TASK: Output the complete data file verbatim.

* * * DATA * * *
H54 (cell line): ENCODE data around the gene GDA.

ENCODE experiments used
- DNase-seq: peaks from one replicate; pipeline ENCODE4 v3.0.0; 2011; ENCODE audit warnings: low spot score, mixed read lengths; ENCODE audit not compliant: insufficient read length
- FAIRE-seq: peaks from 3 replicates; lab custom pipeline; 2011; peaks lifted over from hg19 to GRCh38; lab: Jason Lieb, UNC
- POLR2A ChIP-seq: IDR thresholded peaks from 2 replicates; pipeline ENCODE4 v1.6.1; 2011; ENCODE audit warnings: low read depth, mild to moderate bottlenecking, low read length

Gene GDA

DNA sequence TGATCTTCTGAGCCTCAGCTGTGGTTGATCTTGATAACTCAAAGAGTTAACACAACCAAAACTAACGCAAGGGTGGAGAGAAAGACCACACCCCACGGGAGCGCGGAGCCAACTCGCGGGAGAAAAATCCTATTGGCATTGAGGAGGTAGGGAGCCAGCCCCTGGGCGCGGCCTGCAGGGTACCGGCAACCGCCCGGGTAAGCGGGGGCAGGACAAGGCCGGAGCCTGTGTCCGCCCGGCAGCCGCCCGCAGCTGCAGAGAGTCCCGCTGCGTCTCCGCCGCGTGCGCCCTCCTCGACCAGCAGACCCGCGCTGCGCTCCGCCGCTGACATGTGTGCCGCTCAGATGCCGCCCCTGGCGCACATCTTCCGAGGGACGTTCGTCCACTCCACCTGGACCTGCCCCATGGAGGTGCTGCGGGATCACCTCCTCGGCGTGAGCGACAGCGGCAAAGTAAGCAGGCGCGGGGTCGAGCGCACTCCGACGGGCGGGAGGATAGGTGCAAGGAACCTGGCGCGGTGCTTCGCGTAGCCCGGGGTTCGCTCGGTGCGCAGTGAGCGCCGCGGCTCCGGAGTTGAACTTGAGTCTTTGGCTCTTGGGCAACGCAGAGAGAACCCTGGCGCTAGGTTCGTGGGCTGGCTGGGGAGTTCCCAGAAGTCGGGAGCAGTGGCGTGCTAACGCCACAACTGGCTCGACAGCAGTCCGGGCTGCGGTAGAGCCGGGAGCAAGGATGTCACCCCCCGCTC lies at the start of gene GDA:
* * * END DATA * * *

H54 (cell line): ENCODE data around the gene GDA.

ENCODE experiments used
- DNase-seq: peaks from one replicate; pipeline ENCODE4 v3.0.0; 2011; ENCODE audit warnings: low spot score, mixed read lengths; ENCODE audit not compliant: insufficient read length
- FAIRE-seq: peaks from 3 replicates; lab custom pipeline; 2011; peaks lifted over from hg19 to GRCh38; lab: Jason Lieb, UNC
- POLR2A ChIP-seq: IDR thresholded peaks from 2 replicates; pipeline ENCODE4 v1.6.1; 2011; ENCODE audit warnings: low read depth, mild to moderate bottlenecking, low read length

Gene GDA

DNA sequence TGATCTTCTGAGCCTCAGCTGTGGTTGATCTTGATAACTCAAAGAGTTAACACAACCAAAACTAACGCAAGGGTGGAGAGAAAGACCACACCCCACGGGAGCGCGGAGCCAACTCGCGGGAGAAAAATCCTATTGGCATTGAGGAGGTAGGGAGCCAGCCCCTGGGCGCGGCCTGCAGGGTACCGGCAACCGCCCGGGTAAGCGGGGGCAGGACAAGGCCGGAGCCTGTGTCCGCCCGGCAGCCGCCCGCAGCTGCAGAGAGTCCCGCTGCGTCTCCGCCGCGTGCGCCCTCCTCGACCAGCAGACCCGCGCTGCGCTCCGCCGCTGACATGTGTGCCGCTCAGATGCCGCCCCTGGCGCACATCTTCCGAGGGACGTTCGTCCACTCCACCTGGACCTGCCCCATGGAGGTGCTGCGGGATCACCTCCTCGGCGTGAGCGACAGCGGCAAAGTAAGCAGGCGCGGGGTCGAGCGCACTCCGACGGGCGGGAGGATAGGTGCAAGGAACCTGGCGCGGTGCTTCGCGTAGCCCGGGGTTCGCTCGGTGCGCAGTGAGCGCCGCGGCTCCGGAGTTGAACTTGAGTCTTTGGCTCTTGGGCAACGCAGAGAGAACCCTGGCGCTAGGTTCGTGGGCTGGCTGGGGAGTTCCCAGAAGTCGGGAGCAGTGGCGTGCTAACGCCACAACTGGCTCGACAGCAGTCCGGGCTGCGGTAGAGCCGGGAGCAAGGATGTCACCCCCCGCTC lies at the start of gene GDA: